Psalm 135:16
They have mouths, but they speak not; eyes have they, but they see not;
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EXPOSITORY (ENGLISH BIBLE)
135:15-21 These verses arm believers against idolatry and all false worship, by showing what sort of gods the heathen worshipped. And the more deplorable the condition of the Gentile nations that worship idols, the more are we to be thankful that we know better. Let us pity, and pray for, and seek to benefit benighted heathens and deluded sinners. Let us endeavour to glorify his name, and recommend his truth, not only with our lips, but by holy lives, copying the example of Christ's goodness and truth.The idols of the heathen are silver and gold ... - To show more fully the propriety of praising God, and him alone as God, the psalmist instituted a comparison between him and idols, showing that the gods worshipped by the pagan lacked every ground of claim to divine worship and homage. They were, after all that could be done to fashion, to decorate, and to adorn them, nothing but silver and gold, and could have no better claim to worship than silver and gold as such. They had, indeed, mouths, eyes, ears, but they could neither speak, see, hear, nor breathe. The passage here is substantially the same as in Psalm 115:4-8; and the one was evidently copied from the other, though in the latter the description is in some respects amplified; but which was the original it is impossible to determine. See the notes at that passage. 15-18. (Compare Ps 115:4-8). No text from Poole on this verse. They have mouths, but they speak not,.... Return no answer to the request and petition of their votaries; See Gill on Psalm 115:5;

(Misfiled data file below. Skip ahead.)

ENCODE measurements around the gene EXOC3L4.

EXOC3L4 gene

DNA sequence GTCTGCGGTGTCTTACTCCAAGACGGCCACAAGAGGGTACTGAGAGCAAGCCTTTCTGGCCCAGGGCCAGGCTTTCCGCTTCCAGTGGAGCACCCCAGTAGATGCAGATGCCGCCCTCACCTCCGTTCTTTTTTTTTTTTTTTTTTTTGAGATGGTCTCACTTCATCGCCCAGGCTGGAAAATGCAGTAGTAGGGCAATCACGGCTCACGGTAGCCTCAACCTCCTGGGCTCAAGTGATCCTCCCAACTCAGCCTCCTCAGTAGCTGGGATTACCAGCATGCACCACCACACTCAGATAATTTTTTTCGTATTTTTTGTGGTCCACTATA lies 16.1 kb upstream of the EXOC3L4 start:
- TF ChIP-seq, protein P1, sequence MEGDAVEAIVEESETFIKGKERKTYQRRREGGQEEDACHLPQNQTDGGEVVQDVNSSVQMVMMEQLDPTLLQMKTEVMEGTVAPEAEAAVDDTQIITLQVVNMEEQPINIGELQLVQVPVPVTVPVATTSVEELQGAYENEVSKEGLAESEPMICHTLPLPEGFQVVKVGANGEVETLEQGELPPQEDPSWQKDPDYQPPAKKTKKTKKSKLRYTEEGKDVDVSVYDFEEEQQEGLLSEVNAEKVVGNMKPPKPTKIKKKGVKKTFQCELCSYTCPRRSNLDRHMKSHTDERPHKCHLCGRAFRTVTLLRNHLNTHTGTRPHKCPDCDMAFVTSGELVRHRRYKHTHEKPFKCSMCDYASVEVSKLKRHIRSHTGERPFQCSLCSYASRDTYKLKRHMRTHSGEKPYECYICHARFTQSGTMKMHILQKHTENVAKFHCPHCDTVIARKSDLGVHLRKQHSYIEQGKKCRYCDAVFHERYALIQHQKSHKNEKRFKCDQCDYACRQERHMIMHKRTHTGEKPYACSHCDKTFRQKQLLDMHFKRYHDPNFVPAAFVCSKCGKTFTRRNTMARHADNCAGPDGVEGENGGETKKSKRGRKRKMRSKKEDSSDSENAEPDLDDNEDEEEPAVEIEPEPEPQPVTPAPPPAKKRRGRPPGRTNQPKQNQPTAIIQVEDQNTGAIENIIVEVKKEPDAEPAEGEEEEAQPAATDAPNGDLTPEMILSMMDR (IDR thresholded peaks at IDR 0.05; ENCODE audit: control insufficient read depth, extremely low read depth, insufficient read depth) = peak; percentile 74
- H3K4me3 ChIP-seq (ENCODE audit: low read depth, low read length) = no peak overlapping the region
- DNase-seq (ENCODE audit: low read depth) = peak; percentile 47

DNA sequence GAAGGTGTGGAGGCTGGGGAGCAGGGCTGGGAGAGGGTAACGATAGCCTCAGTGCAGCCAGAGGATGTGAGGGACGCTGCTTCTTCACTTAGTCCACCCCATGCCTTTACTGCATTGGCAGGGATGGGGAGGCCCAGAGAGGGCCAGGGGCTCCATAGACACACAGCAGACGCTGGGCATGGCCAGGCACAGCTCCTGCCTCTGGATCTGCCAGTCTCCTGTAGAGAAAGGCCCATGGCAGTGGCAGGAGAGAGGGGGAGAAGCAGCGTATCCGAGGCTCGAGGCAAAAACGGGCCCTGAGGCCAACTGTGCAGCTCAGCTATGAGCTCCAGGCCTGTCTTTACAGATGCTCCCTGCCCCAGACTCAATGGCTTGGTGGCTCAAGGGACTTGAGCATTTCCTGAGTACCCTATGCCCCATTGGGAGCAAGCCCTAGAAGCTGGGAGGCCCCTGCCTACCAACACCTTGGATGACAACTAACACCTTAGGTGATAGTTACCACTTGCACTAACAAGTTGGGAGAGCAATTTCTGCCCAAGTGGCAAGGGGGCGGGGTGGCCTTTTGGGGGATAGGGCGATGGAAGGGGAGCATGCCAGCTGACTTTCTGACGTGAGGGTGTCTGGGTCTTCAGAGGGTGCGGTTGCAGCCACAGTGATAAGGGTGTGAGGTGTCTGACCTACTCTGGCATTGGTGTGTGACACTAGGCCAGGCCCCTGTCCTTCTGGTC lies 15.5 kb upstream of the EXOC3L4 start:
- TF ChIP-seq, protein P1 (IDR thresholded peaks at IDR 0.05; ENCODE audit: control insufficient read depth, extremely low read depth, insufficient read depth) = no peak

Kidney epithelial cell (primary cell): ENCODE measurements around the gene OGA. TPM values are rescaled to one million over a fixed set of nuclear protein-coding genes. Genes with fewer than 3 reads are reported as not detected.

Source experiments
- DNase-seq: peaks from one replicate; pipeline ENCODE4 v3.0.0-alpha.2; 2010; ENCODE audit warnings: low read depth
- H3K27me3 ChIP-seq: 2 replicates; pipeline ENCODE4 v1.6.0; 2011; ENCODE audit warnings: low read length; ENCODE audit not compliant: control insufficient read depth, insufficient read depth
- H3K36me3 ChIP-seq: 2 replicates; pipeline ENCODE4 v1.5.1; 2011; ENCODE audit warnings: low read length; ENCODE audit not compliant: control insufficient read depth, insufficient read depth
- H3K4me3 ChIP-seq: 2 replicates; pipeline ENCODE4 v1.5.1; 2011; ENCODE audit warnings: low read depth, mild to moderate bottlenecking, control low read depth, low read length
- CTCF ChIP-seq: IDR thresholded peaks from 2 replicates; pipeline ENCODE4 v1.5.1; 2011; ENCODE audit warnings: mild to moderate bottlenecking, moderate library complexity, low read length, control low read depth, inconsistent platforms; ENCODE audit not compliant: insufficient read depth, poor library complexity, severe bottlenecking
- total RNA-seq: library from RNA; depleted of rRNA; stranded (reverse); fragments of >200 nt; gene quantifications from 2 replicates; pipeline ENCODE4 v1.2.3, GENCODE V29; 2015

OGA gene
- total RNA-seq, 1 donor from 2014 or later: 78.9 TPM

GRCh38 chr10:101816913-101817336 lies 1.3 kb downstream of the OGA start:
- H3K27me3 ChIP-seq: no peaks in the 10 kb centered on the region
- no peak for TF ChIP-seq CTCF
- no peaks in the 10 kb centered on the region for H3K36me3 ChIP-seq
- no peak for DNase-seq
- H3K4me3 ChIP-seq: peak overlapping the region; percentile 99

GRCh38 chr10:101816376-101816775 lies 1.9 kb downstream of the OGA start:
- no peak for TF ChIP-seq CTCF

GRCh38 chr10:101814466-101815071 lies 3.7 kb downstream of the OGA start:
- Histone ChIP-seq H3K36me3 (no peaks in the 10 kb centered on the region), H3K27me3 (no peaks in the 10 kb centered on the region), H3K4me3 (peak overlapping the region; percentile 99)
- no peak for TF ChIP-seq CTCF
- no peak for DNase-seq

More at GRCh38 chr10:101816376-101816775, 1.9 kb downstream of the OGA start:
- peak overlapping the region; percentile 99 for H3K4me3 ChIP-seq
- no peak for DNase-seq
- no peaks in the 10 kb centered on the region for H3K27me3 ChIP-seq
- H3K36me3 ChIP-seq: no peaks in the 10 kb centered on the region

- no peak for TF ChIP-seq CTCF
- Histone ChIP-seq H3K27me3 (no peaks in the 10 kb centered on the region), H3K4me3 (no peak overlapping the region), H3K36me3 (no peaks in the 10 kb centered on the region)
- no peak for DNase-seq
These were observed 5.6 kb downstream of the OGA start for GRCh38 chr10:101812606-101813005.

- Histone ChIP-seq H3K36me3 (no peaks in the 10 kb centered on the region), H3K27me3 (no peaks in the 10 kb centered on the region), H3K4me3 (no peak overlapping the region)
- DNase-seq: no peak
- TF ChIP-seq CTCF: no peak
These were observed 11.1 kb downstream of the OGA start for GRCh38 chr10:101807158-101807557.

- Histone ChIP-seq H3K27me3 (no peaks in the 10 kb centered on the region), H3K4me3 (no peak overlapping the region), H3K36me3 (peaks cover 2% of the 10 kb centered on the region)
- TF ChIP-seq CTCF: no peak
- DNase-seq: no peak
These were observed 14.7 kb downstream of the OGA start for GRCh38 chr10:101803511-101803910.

eyes have they, but they see not; the same is observed in the above place, which see.

They have mouths, but they speak not; eyes have they, but they see not;
EXEGETICAL (ORIGINAL LANGUAGES)
Worthy is He to be praised, for He is the Conqueror of the Land of Promise. in connection with Psalm 135:10 one is reminded of Deuteronomy 4:38; Deuteronomy 7:1; Deuteronomy 9:1; Deuteronomy 11:23; Joshua 23:9. גּוים רבּים are here not many, but great peoples (cf. גּדלים in Psalm 136:17), since the parallel word עצוּמים is by no means intended of a powerful number, but of powerful might (cf. Isaiah 53:12). As to the rest also, the poet follows the Book of Deuteronomy: viz., לכל ממלכות as in Deuteronomy 3:21, and נתן נחלה as in Deuteronomy 4:38 and other passages. It is all Deuteronomic with the exception of the שׁ, and the ל e in Psalm 135:11 as the nota accus. (as in Psalm 136:19., cf. Psalm 69:6; Psalm 116:16; Psalm 129:3); the construction of הרג is just as Aramaizing in Job 5:2; 2 Samuel 3:30 (where 2 Samuel 3:30-31, like 2 Samuel 3:36-37, are a later explanatory addition). The הרג alternating with הכּה is, next to the two kings, also referred to the kingdoms of Canaan, viz., their inhabitants. Og was also an Amoritish king, Deuteronomy 3:8.
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